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How to Write a Satirical Essay


Satirical essays use humor, hyperbole and irony to criticize or poke fun at a subject. They are often aimed at political candidates, celebrities or current events. While satirical essays primarily entertain readers, the satire writer often seeks to provide relevant, useful, eye-opening information. Understanding the techniques used for the style and the purpose of your content can help you learn to write satirically.

Choose a topic. Look for subject matter that is already ironic or ridiculous. Much like a caricature artist exaggerates the facial features of his subject, your goal is to bring out the absurdity in your topic. You might try looking in your Sunday paper at political cartoons to get ideas for subject matter.

Use hyperbole to make your point. Hyperbole is a literary device that exaggerates facts. It does not, however, mean lying. You need to stick to the facts, but use hyperbole creatively to highlight the absurdity behind them. An example line might be, "Andy Garbo drinks tons of coffee a year to make sure he keeps his stock in Folgers profitable." This is obvious hyperbole, but it's used to make an exaggerated point about Andy.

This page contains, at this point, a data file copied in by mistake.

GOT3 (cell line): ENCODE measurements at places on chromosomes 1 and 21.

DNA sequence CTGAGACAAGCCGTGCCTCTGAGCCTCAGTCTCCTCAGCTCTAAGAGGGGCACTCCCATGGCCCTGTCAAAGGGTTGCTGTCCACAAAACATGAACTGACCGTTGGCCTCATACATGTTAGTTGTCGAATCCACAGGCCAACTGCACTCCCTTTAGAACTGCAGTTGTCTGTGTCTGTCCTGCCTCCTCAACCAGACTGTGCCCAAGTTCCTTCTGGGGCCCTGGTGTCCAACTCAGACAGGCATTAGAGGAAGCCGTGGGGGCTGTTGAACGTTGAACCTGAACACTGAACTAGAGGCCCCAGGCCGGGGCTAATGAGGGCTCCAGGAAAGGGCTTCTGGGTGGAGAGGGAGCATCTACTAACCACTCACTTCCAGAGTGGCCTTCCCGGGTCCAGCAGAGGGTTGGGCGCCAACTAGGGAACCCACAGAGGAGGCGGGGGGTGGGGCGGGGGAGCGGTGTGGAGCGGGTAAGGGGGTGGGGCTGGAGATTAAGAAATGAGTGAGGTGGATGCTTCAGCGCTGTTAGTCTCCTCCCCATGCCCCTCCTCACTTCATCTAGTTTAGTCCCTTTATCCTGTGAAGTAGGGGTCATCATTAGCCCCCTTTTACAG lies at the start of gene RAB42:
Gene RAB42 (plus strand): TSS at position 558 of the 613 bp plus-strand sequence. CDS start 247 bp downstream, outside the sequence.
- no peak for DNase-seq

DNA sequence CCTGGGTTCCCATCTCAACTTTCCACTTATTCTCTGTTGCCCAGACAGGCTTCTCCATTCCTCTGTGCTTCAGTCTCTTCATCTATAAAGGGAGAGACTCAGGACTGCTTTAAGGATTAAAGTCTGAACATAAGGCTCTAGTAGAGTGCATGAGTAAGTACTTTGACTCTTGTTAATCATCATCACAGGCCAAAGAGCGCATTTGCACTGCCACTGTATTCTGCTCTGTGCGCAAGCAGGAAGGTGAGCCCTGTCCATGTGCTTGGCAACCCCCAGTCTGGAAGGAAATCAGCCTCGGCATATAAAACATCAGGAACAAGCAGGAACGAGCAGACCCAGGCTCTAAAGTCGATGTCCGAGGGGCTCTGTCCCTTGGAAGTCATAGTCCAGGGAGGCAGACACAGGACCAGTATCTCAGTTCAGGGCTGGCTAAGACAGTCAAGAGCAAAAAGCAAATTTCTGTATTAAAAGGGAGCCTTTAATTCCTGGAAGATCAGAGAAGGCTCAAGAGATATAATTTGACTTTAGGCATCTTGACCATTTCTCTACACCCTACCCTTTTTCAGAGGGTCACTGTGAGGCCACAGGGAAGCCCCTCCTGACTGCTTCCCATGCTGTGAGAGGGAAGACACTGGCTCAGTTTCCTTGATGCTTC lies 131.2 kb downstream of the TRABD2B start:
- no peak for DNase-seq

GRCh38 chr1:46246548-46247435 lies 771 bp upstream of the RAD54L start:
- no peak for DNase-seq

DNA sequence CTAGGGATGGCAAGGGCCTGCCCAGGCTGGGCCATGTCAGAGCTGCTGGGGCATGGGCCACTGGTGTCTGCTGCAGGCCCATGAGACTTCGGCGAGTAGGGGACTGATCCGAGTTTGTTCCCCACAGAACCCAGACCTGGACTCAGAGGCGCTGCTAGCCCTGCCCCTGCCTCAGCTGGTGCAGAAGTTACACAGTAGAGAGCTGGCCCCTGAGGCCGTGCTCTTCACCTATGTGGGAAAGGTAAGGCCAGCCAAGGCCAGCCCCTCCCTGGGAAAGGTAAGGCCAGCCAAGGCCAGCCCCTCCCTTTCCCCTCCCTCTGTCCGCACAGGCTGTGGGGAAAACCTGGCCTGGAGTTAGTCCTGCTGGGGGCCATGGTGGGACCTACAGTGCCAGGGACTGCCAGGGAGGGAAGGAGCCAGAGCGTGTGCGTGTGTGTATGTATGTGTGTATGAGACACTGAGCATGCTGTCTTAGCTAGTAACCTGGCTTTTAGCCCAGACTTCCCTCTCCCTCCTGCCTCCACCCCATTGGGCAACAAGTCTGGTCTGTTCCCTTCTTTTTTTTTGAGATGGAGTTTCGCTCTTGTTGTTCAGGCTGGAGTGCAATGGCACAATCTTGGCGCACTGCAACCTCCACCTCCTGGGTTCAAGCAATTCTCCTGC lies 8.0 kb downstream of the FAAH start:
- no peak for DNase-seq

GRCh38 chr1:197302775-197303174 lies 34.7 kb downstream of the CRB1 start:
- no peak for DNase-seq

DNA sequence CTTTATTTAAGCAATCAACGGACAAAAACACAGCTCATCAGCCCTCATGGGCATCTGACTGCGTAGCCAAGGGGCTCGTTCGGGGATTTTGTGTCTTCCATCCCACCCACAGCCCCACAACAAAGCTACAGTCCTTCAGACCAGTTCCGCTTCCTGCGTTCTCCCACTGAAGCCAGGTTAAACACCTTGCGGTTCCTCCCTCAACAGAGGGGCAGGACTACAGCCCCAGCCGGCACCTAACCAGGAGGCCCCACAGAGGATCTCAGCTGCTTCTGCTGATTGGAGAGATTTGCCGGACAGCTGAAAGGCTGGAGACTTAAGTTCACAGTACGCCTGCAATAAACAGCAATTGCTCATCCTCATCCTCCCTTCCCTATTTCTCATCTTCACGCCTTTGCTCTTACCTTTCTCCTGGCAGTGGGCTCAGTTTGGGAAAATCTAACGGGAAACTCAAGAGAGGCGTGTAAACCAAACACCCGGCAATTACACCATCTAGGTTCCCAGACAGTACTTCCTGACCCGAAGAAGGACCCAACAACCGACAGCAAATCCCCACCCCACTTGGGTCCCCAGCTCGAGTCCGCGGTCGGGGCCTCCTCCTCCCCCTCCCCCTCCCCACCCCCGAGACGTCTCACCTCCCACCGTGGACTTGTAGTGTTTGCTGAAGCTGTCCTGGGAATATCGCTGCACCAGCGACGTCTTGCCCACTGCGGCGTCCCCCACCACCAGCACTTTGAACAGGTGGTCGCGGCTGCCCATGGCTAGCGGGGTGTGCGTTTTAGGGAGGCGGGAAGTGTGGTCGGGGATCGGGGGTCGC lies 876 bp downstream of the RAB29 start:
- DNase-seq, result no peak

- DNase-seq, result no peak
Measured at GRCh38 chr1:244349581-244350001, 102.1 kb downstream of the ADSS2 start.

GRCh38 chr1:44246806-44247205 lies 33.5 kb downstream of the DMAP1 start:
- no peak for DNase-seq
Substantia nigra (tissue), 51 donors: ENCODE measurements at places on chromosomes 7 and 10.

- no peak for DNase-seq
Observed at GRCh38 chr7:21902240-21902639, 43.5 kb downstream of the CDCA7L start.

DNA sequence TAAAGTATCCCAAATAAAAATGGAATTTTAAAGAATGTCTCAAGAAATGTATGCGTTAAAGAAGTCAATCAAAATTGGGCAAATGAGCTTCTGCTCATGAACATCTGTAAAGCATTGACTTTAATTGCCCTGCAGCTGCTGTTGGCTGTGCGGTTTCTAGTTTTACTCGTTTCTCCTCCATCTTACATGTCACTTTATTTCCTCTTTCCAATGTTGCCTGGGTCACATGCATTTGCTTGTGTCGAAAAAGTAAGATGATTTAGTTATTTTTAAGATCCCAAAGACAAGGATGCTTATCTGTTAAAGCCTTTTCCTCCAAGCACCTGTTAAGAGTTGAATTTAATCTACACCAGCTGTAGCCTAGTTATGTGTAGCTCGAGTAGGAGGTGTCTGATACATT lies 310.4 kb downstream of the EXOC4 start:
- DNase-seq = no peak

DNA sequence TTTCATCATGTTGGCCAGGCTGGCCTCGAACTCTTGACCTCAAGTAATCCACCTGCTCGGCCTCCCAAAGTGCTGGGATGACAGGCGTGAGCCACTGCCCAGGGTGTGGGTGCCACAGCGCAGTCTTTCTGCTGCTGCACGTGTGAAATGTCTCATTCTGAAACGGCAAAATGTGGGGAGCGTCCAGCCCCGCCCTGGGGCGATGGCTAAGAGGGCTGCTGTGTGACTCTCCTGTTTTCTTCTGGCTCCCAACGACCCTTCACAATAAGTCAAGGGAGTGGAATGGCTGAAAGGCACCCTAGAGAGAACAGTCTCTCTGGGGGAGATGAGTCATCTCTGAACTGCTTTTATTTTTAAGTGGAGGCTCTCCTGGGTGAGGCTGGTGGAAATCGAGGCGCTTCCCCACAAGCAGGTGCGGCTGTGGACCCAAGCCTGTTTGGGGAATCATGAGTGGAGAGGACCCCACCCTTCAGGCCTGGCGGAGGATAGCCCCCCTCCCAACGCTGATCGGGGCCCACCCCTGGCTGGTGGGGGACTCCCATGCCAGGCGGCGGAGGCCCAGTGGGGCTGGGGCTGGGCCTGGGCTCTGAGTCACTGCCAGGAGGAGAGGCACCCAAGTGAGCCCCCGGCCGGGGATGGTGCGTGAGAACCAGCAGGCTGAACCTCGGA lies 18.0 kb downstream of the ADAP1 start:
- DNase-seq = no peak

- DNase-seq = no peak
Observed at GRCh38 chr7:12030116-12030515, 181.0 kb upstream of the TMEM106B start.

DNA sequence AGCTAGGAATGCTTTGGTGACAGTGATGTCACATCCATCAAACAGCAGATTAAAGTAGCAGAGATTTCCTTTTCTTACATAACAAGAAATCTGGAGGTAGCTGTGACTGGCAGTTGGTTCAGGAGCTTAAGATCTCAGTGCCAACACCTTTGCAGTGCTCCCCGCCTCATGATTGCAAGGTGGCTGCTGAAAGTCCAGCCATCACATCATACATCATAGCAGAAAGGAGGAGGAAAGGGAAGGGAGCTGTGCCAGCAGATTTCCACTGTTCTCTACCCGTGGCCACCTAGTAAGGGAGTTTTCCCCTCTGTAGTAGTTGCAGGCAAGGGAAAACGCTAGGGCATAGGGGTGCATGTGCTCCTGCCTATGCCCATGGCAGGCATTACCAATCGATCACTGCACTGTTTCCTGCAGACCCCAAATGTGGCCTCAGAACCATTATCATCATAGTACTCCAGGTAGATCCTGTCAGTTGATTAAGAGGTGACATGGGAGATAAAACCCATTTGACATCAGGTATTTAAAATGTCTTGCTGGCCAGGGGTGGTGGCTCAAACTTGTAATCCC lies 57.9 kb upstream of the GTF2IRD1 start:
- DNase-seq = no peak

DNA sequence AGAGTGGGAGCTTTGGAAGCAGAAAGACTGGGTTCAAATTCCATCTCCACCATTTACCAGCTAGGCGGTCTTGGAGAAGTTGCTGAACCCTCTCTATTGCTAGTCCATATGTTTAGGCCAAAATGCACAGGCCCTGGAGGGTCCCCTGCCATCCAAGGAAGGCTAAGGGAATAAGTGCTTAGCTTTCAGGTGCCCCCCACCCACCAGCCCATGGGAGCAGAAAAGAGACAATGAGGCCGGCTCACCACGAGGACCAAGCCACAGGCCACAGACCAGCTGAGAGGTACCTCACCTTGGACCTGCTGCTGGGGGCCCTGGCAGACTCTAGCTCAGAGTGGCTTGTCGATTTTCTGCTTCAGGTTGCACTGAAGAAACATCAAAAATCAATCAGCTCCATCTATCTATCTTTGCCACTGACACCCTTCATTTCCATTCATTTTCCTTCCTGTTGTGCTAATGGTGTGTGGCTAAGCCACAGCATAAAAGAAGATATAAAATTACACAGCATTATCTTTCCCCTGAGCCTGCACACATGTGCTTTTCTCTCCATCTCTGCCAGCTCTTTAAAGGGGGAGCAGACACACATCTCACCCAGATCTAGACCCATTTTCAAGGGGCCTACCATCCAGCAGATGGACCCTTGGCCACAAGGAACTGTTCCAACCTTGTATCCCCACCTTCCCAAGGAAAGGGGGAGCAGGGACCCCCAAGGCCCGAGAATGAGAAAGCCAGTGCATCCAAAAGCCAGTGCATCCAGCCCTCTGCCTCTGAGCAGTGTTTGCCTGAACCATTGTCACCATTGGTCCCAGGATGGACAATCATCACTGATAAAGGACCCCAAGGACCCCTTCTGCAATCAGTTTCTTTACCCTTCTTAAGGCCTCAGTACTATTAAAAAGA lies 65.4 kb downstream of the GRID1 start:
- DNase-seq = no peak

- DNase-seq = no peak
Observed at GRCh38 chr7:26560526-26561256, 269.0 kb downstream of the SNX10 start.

Use irony to present your ideas. Irony is the use of words or phrases to express the opposite of what you truly mean, or to express an incongruity between what someone expects and what actually occurs. A simple example of irony would be, "He's kind enough to steal from the poor to feed his pockets." The use of "kind enough" turns this into an ironic statement. Irony is a good tool to use in satirical essays because its sarcastic tone.

Aim for humor in your satirical essays. Not all satire is funny, but by pointing out the ridiculous elements of your topic, you can often bring people over to your way of thinking or make your point quicker. A lot of readers respond faster to humor, especially when you can make them see the absurdity the same way you do.

Items you will need
Word processor
References
About the Author

Carl Hose is the author of the anthology "Dead Horizon" and the the zombie novella "Dead Rising." His work has appeared in "Cold Storage," "Butcher Knives and Body Counts," "Writer's Journal," and "Lighthouse Digest.". He is editor of the "Dark Light" anthology to benefit Ronald McDonald House Charities.

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